Most Minnesotans have access to fast internet connections, depending on how much they want to pay. Eighty-six percent of Minnesota households could get internet connections providing download speeds of at least 100 megabits per second.
Communications consultant Jon Austin has two big “pipes” sending data into his Minneapolis home, where he works. He uses services from US Internet and Comcast.
Austin said his wife, son and son’s girlfriend are all working, and working out, without any hiccups. They use the internet for multiparty video conferencing and even yoga classes.
“Between the two pipes, we rarely slow down,” he said.
Brent Eckhoff teaches English in the Hopkins school district and his wife, Janet, teaches Spanish. The Minneapolis couple plans to teach classes via the internet, which could be a challenge if they don’t upgrade from their current wireless internet connection. Eckhoff said if they are on a Google video call with colleagues, “We have to make sure that nobody else is using the Wi-Fi.”
Eckhoff said he’s also concerned about students having sufficient connection speeds and data plans to take part in online classes.
“We have no idea what our students’ situation is,” he said. “I guess that first week is going to be a lot of — ‘Can you hear me? Hello? Can you send me something?’’’
Broadband service has been holding up well overall across the state so far, despite the surge in telework.
“We’ve been heartened by the response of CenturyLink and Comcast and other [internet service providers] in the state who’ve said, ‘We’re gonna do everything we can to make sure broadband connections are strong and fast for Minnesotans who suddenly find themselves doing a lot more work from home than they ever did in the past,’” said Steve Grove, commissioner of the state Department of Employment and Economic Development.
Web traffic is way up, increasing at a double-digit rate. But William Lehr, a research associate in the Computer Science and Artificial Intelligence Laboratory at the Massachusetts Institute of Technology, said there’s nothing to worry about.
“If it goes up 100 percent, we probably can handle it without much of a problem. And with a little more lead time, we can handle more than that,” he said.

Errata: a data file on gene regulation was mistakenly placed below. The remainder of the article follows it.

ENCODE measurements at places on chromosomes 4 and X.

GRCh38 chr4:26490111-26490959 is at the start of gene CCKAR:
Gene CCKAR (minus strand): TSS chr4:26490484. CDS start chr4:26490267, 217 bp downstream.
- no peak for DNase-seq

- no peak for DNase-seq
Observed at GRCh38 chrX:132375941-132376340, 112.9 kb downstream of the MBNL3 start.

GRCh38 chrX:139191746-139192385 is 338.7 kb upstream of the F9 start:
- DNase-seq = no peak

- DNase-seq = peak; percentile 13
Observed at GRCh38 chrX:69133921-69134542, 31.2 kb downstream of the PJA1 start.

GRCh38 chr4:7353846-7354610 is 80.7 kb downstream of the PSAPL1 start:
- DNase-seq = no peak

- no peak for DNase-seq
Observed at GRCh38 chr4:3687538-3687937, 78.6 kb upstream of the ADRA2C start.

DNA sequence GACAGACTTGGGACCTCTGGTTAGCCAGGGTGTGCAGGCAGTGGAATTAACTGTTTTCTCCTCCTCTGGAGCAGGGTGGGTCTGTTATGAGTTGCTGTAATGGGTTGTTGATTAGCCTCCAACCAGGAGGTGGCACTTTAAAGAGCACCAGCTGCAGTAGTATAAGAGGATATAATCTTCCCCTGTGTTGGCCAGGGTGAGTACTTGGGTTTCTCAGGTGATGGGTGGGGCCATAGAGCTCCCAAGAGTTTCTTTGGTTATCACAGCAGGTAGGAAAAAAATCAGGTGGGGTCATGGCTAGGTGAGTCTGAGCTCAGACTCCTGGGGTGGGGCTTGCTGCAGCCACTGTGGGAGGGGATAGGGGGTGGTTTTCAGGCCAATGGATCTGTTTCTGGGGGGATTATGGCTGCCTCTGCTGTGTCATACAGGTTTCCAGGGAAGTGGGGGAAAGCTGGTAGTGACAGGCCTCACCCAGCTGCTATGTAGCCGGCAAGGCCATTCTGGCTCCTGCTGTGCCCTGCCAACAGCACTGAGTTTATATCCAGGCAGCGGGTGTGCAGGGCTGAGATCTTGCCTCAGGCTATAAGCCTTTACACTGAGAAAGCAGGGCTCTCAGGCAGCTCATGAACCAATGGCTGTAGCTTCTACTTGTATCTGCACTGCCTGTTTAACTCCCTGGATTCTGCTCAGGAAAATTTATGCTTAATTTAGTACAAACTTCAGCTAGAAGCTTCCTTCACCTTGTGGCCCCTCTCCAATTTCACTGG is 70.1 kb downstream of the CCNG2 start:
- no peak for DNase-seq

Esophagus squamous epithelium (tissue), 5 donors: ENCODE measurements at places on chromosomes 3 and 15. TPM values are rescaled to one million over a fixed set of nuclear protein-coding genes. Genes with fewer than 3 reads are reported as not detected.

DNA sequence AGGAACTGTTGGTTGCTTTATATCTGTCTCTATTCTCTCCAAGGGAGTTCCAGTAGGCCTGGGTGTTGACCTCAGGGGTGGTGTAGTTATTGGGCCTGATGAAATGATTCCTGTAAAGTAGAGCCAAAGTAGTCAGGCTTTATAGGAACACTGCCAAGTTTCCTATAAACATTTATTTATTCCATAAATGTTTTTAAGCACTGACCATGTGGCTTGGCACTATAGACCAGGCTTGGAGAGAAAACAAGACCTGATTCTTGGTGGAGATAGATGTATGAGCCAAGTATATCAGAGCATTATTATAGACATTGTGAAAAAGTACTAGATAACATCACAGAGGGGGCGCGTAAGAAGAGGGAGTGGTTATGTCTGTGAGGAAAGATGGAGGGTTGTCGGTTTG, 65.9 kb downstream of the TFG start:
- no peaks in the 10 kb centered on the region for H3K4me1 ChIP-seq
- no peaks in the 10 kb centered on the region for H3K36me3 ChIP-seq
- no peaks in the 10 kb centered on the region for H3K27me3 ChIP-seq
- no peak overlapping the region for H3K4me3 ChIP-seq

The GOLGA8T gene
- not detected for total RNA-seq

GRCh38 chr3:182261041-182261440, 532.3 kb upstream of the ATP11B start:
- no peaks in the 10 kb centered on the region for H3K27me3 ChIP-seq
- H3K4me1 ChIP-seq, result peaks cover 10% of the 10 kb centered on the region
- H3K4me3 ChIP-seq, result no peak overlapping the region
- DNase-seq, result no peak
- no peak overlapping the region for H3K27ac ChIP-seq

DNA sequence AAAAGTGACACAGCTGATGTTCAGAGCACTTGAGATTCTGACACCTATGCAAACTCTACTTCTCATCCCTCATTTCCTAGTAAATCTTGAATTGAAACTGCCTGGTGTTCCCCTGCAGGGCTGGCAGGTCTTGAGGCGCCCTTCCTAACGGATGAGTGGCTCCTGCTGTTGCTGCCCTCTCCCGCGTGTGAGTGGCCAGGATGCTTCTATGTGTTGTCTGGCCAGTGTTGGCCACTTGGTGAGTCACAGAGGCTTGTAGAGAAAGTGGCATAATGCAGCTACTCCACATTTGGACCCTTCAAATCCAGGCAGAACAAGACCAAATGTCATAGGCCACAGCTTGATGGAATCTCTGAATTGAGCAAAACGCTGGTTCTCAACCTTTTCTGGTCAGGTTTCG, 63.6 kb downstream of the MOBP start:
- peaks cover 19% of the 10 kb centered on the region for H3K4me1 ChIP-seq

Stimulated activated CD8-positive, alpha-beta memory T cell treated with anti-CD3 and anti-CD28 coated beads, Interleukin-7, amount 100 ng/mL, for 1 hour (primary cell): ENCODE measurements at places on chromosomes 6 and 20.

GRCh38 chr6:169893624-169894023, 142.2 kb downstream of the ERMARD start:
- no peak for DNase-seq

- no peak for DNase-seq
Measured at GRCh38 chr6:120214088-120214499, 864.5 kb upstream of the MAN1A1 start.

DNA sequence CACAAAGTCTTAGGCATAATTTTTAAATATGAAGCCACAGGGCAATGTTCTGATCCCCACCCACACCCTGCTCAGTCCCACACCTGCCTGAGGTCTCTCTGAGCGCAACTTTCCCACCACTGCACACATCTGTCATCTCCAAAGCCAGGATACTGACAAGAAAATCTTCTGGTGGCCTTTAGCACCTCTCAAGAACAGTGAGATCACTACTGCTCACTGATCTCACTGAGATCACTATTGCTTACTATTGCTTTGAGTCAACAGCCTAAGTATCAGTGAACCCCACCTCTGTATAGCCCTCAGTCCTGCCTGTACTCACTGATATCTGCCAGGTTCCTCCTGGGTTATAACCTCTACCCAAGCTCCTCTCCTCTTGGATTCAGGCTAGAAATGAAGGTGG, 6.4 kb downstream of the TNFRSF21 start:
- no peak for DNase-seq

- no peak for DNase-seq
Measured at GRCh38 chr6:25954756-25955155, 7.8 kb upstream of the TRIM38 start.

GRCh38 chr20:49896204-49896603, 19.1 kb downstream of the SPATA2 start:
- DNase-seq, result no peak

Lehr notes that Netflix and other video streaming services agreed to limit high-resolution streaming in Europe — unnecessarily, he said.
“That’s probably more about politics and making people feel good than it is about something that really needed to happen,” he said. “The internet is amazingly able to deal with things like video traffic.”
Travis Carter, CEO of Minneapolis-based US Internet, said weekday traffic on the company’s network is now in line with what’s typical for big events like the Super Bowl, the Olympics or a Minnesota Vikings game.
“It’s not a significant tax on the network,” he said. “But it’s an unusual traffic pattern because more people are obviously currently working from home.”
And Carter said people are seeking daytime entertainment, too.
“Our Netflix, Hulu and YouTube servers are very busy during the day,” he said, reflecting the more than 150,000 newly unemployed Minnesotans and out-of-school students.
Carter said new sign-ups have been twice the normal rate in March. Meanwhile, US Internet is offering free public Wi-Fi access at 2,500 spots around Minneapolis. They provide speeds of up to 10 megabits per second.
Comcast provides free internet access at nearly 40,000 Wi-Fi hot spots around the state. The company is waiving its usual terabyte monthly cap on downloads.
“As schools suspend classes and companies are encouraging employees to work from home, we know that it’s vital that Americans stay connected,” said spokesperson Jill Hornbacher.
The company’s network is built to handle shifts and spikes in usage like those going on now. Hornbacher added it’s nowhere near the point of being overtaxed.
Comcast also is offering qualified low-income households two months’ free service, while raising the minimum download speed for that service to 25 megabits per second. The regular price is $10 a month. Other providers have similar packages.
A 25-megabit connection should be good enough for a typical telcommuter, even if others in the home binge their favorite shows, said Luke Deryckx, chief technology officer at Ookla, a Seattle-based company that monitors internet performance through millions of daily speed checks.
For the week of March 16, the average speed for Minnesotans was about 100 megabits per second.
“For the most part, things are fairly stable,” Deryckx said. “Most of the largest providers have speeds that are more or less flat from where they were several weeks in the past.”
With a 100-megabit connection, it’s possible to download a two-hour HD movie in four and a half minutes.
Many customers of some internet service providers can get speed upgrades, sometimes that day, with just a phone call or email, as long as they have a proper modem. No service call is required.
CenturyLink offers speed upgrades by phone, too.
Comcast says same-day speed boosts are available for existing customers. Households with cable drops but no internet service can get hooked up by ordering a self-installation kit or picking one up at a Comcast store. A technician visit is not needed to establish service for those customers.
Those without a cable drop need to schedule installation. Currently, that’s available the same or next day.
Minnesota Public Radio News can be heard in Duluth at 100.5 FM or online at MPRNews.org.